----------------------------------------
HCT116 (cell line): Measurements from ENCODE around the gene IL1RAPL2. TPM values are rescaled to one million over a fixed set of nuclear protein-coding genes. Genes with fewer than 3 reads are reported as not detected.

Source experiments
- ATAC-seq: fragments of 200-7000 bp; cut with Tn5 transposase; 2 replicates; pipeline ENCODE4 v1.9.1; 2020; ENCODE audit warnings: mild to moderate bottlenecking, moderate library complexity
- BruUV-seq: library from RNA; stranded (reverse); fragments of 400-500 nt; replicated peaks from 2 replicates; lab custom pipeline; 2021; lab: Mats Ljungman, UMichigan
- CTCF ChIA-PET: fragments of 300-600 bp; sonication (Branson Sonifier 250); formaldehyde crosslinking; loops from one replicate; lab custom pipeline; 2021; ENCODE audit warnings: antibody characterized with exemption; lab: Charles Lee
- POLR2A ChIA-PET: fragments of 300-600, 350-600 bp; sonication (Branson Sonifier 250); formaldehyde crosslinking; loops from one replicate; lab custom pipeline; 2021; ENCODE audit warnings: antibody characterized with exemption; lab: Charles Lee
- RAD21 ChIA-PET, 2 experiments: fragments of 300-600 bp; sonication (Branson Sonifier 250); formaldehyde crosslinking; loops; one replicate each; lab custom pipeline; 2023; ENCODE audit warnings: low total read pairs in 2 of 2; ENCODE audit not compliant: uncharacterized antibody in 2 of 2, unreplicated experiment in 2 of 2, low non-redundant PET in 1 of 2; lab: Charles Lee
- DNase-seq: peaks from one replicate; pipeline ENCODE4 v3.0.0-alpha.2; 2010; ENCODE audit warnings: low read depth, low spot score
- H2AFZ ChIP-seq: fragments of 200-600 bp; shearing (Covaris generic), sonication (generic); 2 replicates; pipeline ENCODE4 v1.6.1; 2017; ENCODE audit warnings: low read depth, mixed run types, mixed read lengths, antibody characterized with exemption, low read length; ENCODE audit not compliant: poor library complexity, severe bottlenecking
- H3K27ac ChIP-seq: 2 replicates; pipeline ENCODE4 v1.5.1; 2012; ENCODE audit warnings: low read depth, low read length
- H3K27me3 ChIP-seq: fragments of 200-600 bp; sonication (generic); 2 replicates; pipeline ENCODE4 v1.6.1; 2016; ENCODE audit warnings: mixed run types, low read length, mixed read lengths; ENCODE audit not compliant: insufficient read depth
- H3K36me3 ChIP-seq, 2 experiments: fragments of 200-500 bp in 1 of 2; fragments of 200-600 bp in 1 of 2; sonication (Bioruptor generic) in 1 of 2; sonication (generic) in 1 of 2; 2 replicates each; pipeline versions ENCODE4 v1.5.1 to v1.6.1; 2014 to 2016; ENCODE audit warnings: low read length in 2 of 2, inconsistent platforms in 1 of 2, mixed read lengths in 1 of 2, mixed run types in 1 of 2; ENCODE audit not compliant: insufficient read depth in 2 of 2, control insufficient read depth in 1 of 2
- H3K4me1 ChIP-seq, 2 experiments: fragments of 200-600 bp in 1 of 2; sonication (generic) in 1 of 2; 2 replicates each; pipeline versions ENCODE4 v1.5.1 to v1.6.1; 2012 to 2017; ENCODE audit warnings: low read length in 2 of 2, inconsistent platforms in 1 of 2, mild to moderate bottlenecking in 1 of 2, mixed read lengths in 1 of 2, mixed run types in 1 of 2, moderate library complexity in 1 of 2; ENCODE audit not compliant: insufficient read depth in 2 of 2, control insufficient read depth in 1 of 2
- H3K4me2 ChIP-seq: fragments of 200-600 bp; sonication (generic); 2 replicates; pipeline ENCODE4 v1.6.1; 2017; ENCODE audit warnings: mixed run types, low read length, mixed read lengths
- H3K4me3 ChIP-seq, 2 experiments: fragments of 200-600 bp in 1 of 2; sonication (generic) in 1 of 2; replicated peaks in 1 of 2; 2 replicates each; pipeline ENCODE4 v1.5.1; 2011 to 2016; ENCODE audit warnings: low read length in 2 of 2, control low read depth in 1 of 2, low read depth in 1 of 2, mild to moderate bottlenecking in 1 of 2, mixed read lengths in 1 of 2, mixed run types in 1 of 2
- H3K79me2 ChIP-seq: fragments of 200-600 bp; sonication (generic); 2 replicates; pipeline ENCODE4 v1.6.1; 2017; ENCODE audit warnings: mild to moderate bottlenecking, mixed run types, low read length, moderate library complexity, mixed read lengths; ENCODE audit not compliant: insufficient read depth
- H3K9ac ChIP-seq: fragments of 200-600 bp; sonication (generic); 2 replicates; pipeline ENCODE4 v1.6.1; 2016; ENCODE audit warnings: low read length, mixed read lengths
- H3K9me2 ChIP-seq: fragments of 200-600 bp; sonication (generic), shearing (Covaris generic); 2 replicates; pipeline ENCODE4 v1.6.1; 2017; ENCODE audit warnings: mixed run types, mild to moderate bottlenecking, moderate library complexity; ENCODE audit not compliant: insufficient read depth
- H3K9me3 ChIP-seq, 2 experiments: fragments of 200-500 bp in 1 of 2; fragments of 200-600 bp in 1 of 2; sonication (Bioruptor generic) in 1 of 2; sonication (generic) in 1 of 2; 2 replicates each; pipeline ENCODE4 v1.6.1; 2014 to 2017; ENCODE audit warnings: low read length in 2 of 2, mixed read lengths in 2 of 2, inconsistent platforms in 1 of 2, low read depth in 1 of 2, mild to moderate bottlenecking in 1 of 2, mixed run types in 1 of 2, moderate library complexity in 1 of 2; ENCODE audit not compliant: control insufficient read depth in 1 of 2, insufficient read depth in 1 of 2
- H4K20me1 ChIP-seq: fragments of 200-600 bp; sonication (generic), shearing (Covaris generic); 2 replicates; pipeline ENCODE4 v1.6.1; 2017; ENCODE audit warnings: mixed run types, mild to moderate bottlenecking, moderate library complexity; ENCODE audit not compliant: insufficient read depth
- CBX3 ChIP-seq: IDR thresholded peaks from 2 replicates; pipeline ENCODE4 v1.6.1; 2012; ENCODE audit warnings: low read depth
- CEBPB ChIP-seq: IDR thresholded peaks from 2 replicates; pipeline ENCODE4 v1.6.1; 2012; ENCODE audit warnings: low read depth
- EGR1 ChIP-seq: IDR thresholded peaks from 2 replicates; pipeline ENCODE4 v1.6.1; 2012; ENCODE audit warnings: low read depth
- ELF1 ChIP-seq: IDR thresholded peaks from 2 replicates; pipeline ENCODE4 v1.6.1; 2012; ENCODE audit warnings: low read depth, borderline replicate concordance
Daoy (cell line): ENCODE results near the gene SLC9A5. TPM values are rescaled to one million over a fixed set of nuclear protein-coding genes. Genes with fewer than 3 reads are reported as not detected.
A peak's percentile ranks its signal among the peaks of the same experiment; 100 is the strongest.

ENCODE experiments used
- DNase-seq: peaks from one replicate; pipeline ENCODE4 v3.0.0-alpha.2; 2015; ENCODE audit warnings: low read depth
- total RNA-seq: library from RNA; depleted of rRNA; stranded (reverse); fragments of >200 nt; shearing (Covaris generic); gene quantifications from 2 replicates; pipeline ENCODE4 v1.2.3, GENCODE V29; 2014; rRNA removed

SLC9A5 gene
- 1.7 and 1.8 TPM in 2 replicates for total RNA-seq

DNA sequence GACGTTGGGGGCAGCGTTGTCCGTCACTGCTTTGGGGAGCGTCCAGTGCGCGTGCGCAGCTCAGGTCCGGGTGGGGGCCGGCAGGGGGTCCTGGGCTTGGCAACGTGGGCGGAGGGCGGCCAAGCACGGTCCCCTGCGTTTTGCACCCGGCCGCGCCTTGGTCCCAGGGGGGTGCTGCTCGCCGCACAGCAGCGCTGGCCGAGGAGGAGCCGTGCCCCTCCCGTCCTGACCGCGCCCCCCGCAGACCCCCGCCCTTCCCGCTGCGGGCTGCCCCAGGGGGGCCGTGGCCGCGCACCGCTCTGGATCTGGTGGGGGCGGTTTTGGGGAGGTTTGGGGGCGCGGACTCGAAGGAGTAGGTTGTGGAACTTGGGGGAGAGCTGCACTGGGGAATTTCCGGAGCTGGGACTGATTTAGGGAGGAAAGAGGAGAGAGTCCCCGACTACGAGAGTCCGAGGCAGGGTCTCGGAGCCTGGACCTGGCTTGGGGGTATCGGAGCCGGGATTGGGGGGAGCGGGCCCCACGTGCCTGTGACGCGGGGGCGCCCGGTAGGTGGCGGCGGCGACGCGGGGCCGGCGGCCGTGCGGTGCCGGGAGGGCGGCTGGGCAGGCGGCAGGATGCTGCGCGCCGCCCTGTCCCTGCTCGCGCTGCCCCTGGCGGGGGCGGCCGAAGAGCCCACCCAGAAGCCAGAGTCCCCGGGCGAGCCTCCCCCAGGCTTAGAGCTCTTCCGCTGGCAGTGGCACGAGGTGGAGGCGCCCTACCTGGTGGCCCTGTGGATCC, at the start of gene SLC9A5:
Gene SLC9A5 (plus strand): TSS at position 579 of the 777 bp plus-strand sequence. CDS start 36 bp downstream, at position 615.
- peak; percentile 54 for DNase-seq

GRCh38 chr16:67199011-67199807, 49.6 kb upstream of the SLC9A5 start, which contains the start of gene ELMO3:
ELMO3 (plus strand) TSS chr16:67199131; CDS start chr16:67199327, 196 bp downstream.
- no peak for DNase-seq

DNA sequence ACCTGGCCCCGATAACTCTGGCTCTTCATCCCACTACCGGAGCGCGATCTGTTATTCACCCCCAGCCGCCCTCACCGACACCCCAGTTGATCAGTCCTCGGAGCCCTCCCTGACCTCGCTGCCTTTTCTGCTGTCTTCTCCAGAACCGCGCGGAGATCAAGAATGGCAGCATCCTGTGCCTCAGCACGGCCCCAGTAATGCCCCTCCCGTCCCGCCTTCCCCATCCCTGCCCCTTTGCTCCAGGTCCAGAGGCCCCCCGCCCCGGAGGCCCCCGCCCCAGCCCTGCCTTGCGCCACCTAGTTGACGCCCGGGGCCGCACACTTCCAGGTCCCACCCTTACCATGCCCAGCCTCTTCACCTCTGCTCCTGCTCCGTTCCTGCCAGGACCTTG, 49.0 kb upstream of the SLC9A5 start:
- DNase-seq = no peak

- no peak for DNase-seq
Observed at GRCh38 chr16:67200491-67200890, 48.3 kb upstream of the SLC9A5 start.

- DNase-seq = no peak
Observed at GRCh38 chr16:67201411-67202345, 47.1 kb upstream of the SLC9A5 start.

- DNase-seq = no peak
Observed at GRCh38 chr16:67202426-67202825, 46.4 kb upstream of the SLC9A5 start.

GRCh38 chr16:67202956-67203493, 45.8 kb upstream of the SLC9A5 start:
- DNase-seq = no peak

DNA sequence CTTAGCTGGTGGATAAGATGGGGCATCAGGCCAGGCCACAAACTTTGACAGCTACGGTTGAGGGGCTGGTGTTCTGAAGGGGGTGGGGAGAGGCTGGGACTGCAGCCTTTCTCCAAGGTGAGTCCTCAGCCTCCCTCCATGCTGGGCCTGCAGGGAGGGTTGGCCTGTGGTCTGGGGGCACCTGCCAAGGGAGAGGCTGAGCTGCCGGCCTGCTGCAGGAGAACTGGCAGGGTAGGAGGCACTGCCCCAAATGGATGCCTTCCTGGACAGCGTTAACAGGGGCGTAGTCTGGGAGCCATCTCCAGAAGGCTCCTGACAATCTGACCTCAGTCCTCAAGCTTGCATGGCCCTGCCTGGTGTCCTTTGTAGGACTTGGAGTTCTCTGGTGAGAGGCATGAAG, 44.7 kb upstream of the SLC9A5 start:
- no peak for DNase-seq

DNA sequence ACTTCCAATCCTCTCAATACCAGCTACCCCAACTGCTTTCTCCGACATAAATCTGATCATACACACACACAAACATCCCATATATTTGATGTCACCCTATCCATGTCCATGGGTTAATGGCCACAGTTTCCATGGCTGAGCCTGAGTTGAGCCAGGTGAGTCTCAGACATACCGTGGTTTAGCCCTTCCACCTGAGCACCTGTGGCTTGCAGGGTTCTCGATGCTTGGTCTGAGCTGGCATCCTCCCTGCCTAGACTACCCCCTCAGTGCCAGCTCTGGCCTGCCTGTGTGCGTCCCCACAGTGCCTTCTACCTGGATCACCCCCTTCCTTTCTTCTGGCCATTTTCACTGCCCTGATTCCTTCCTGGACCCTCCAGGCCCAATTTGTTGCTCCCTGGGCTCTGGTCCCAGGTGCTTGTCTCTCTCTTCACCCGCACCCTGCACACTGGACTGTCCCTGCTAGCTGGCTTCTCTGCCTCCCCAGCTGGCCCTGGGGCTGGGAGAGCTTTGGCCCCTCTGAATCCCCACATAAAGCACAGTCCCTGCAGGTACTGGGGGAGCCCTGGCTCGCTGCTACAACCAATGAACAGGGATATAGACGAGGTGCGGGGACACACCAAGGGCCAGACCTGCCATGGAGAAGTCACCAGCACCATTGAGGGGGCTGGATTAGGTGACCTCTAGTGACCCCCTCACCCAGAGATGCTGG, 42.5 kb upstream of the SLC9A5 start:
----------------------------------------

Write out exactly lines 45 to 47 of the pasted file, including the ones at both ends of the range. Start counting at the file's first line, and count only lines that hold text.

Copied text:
Observed at GRCh38 chr16:67202426-67202825, 46.4 kb upstream of the SLC9A5 start.

GRCh38 chr16:67202956-67203493, 45.8 kb upstream of the SLC9A5 start:
- DNase-seq = no peak